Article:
AMMAN, JORDAN, NOV. 10 -- Arab heads of state cleared the way today for as many as seven Arab nations to resume diplomatic relations with Egypt in coming weeks, according to Arab League officials, and tentatively agreed to issue a carefully balanced statement on the Persian Gulf war on Wednesday at the conclusion of their four-day summit meeting here.
A number of Arab and summit officials, however, already were declaring the summit conference a remarkable success for having achieved the first stage of rapprochement between the Arab world's most bitter rivals, Syrian President Hafez Assad and Iraqi President Saddam Hussein.
The two have met continuously over three days with other Arab leaders, stating their opposing views on issues such as Syria's support for Iran and Egypt's return to the Arab fold, from which it was expelled following its separate peace with Israel. But both leaders have kept talking and have shown a new flexibility in their positions, summit sources said.
Assad and Saddam Hussein met last April for 12 hours of talks at a remote airstrip in Jordan, but both leaders said afterward that neither side was willing to budge on the issues of war and regional politics that separate them.
At last night's banquet of summit leaders, the two exchanged pleasantries and chatted informally in a way that has fueled optimism within the 21 Arab League delegations represented here, the officials said.
A summit spokesman, referring to the Assad-Saddam Hussein discussions, told reporters today, "It can be said that this meeting . . . promises a positive start to a new era of brotherly relations between Syria and Iraq."
Summit officials cautioned that there remains a difficult task of drafting a document tonight and Wednesday morning that will win final approval at the closing session of the summit.
"Anything can still happen," one official said, "but all the signs are very optimistic."
The most difficult issue is a resolution on the Persian Gulf war that supports the Iraqi effort and condemns recent attacks on Kuwait, sources said, while not antagonizing Syria, which is seeking language that calls for withdrawal of U.S. and western naval fleets from the gulf.
Syria supports Iran's war effort and is not expected to give up that support as a result of this summit. But any movement by Syria toward a stronger position of pushing Iran to the negotiating table would help the overall international effort to end the war, summit officials say.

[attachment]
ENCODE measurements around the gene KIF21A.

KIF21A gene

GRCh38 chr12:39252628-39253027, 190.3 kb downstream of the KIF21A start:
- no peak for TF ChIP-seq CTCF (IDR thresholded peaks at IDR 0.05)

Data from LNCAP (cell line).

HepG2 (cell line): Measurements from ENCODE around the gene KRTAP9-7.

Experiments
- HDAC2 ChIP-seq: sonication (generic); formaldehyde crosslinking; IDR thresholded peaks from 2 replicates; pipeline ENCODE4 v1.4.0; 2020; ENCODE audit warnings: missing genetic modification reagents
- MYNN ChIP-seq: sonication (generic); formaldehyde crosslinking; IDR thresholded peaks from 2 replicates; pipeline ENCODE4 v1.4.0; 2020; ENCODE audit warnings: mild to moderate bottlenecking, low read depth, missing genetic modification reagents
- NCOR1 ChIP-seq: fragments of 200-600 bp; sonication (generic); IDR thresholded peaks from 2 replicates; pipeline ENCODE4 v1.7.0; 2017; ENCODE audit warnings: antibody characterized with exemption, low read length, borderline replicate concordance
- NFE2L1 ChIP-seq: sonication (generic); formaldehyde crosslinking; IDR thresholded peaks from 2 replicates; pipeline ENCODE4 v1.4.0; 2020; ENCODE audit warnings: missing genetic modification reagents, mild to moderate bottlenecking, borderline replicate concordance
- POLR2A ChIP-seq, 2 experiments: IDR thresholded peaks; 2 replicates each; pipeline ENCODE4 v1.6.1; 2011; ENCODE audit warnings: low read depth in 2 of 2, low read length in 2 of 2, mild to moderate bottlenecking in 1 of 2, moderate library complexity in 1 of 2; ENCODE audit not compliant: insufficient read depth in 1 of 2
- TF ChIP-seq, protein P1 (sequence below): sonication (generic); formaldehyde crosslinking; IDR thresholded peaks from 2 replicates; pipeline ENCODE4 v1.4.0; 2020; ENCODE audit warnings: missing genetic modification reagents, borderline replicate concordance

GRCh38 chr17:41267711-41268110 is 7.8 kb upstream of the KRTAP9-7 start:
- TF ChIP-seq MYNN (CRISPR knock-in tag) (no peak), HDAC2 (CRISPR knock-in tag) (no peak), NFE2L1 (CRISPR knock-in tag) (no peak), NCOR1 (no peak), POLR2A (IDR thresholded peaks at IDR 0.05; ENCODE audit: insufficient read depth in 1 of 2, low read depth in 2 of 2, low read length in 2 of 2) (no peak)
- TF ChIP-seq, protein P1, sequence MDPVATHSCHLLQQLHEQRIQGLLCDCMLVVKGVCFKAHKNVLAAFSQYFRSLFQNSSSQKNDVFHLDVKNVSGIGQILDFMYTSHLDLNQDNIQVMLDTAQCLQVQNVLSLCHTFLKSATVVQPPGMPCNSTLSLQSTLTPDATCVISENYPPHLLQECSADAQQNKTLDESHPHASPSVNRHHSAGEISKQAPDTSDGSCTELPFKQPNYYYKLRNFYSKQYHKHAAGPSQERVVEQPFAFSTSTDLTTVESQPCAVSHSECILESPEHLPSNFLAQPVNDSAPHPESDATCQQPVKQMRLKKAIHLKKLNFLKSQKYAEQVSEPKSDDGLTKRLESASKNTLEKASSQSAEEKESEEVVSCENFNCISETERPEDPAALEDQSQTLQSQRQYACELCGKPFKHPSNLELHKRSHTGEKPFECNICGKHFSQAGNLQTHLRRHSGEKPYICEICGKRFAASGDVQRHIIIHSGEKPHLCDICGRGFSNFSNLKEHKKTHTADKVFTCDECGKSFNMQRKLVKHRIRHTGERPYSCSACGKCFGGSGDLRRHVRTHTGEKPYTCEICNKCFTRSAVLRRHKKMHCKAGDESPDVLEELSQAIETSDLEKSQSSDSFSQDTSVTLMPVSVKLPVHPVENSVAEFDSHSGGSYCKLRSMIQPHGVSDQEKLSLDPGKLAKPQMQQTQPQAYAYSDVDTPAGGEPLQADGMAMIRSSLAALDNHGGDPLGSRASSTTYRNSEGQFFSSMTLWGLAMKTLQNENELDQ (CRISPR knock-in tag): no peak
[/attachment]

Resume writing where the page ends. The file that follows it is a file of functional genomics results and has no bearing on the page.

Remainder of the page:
The conflict between Syria's position and that of Iraq and the Arab gulf states has prompted summit officials to predict that the final communique will take a minimal position, perhaps endorsing a U.N. cease-fire resolution and the continuing efforts of the Security Council to bring the warring parties to the negotiating table.
"We believe that a minimal resolution is better than no resolution at all," one official said.
Barring a breakdown overnight, the importance of this Arab League summit will rest on the new working relationship between Damascus and Baghdad and the major advance of Cairo in its bid for reintegration into the Arab fold, officials said.
Syria, in a statement released today, criticized any attempt to return Egypt to the Arab League.
"Can we really consider Egypt's readmission into the league when the Israeli flag waves in Cairo from an Israeli Embassy?" Syria asked.
But summit officials said Syria has agreed not to interfere with plans by Iraq, Morocco, Kuwait, Saudi Arabia, Bahrain, the United Arab Emirates and perhaps Tunisia to restore relations with Egypt.
A number of gulf countries have expressed a strong desire to normalize relations with Egypt as a counterweight to Iran, but have hesitated to do so out of apprehension over coming under attack from Syria, Libya, South Yemen and Algeria, the so-called confrontation states.
In recent months, Egyptian leaders have been discussing greater economic and military cooperation with gulf states to bolster their defenses against Iran.
Syria's informal assurances at this summit meeting have legitimized the notion that each Arab state can go forward on a country-to-country basis to reestablish relations with Egypt.
Syria has put the summit on notice that it will continue to oppose publicly Egypt's full reentry into the Arab fold until it foresakes the 1979 peace treaty with Israel, which was the major factor prompting the Arab world's break with Cairo.
Bahrain already has asked Jordanian officials about the procedures Jordan followed in September 1984 when it renewed diplomatic relations with Cairo, one official here said.
A key element in Syria's willingness to cooperate with an Arab majority at the conference has been Syria's desire not to isolate itself further in the Arab world and to secure pledges from the gulf states to continue financing Syria's severely strained economy.
There were reports here today that Saudi Arabia has pledged a massive new infusion of cash into Syria's economy as an incentive to Assad's cooperation, but other sources said the Saudis and the Kuwaitis have left their financial aid program, which expires next year, open to ensure ongoing cooperation.
The summit is expected to call for annual meetings of heads of state to deal with financial and political questions as a new enforcement tool for Arab cooperation.
King Hussein, the summit's host, is expected to hold a news conference Wednesday to release the summit's communique.